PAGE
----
That dehydration is the direct result of the sodium being extracted from its natural place in the bloodstream and being drawn through the kidneys for release in the urine. Sodium has a strong relationship with water in the body, and that water follows it wherever it goes. As a result of that connection, any reduction of sodium in the system causes a corresponding reduction in the amount of water as well. While minor fluctuations in the sodium levels are generally harmless, the type of severe imbalances caused by the body’s reaction to continuing levels of high stress can be catastrophic.

Of course, when the sodium leaves the cells, some potassium is ejected as the cells attempt to maintain the correct balance of potassium, sodium, and water so that they can continue to function. That invariably results in a failure to maintain the required levels of each of those critical components, which causes the body to lose function at the cellular level.

That’s precisely why adrenal fatigue patients are advised to add salt to their diets. Without added salt, the depleted sodium levels in the blood stream force the body to draw salt and water from the area between the cells, which in turn drain those cells of salt and water in an attempt to keep pace. That inevitable dehydrating of the cells can only be countered by adding salt to the system while a recovery plan is enacted to heal the adrenals.

What To Do If You Suffer From Aldosterone Imbalance

One of the biggest problems facing most adrenal fatigue sufferers relates to dealing with the dehydration that can result from low levels of aldosterone. The natural inclination is to drink more water, but that can actually compound the issue in many cases. The mere introduction of additional water into an already unbalanced system will only end up causing an even greater dilution of the sodium that is already in the blood. To make matters even more complicated, the cells cannot even absorb water properly without the right amount of salt being present to assist in the process.

That’s why much of the advice about how to replenish lost electrolytes is so wrong – especially when fatigued individuals are directed toward sports drinks. Most sports drinks are extremely high in potassium, and are designed with little sodium – primarily as a result of the societal notion that sodium is somehow a great evil to be avoided at all costs. Even though a healthy person can get away with drinking high potassium energy drinks to replenish some of their lost electrolytes, that can be a critical error for anyone whose system is already out of balance due to fatigue.

Healthy people whose electrolytes are depleted after exercise are generally suffering the effects of increased cortisol. Sports drinks have the potassium needed to help counter those elevated levels. For fatigued individuals, however, added potassium only enhances the damage that is already being done by lower levels of both cortisol and aldosterone. Instead, these individuals need sodium to help bring their electrolytes back into balance.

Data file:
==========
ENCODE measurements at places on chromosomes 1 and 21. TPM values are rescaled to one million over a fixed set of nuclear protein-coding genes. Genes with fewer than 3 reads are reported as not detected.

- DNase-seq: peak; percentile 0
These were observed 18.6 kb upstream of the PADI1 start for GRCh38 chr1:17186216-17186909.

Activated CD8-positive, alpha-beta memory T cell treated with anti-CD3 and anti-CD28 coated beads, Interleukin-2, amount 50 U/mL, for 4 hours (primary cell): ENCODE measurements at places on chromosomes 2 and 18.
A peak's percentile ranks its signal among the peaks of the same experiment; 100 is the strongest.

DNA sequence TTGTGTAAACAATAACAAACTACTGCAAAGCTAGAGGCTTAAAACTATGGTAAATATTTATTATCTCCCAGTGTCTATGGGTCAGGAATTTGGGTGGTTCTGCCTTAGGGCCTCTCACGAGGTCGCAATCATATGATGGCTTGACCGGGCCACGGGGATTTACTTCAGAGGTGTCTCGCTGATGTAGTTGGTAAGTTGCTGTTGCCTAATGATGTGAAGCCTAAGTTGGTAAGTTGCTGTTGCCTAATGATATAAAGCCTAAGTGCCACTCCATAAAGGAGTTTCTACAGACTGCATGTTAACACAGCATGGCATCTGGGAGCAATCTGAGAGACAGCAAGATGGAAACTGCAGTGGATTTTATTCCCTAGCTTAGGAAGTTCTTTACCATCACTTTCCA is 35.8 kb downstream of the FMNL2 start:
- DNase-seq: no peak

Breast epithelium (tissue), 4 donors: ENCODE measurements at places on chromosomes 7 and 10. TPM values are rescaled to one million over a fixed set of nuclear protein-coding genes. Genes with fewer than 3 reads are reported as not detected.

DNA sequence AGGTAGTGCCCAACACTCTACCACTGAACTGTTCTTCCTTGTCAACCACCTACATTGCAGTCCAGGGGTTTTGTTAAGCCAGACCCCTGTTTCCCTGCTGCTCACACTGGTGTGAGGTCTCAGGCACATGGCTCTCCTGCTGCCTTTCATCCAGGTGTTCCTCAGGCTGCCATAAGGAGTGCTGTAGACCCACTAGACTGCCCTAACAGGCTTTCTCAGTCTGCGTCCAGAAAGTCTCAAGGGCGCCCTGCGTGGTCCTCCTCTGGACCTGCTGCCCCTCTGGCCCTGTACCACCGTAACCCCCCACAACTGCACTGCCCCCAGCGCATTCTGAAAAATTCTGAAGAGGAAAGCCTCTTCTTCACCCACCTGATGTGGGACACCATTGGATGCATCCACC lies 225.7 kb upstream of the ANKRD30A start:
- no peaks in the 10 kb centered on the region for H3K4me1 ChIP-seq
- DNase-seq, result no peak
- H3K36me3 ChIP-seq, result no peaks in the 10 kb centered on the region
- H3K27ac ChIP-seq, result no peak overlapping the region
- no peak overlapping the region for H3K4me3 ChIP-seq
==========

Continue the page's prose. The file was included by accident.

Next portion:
This can be accomplished by adding a teaspoon of salt to a glass of water. Yes, you may feel as though you need potassium (many people suffering from fatigue find themselves craving bananas and other high-potassium foods) but you don’t actually want to consume potassium at that point unless you are also adding salt and water to your body. Otherwise, you can end up with an even greater imbalance between your sodium, potassium, and water levels. There are some simple options that can be used to replenish all three of these critical components when those cravings arrive.

  • Try adding some kelp powder to your food, and drink water while you eat
  • Have a banana, and a glass of water sprinkled with sea salt
  • Add potassium with sweet potatoes, spinach, or kale, and drink that salted water
  • If you can stomach milk, use it to replenish potassium while also getting some much-needed calcium, protein, and sodium

Remember, though, that those salt cravings are not just something to be satiated on a short term basis. When you are suffering from fatigue, it is important to continue to provide that supplementation for several days until you are certain that your dehydrated state has been corrected. Once that is accomplished, then you can rely on your adrenal recovery diet to help you maintain normal electrolyte balance.

To Your Health!

As you can see, the important role played by aldosterone cannot be overstated. To be sure, cortisol will probably continue to receive the lion’s share of attention whenever any conversation turns to the subject of adrenal fatigue. Still, by understanding the critical nature of aldosterone and how it impacts your health during times of fatigue, you can better recognize the signs of exhaustion and take proactive steps to help your adrenals deal with the dangerous effects of stress. And in the end, it is those steps that will aid you as you implement a recovery plan that can overcome your adrenal fatigue and restore you to full health.

You might also be interested in:

Sources and References: 
  1. Aldosterone in Blood.
  2. Eighteen Overlooked Symptoms of Adrenal Fatigue.
  3. Light on the Salt, Heavy on the Performance.
  4. 5 Foods That Help Replenish Electrolytes.
  5. Tired? Dizzy? Craving Salt? Could Be Low Aldosterone.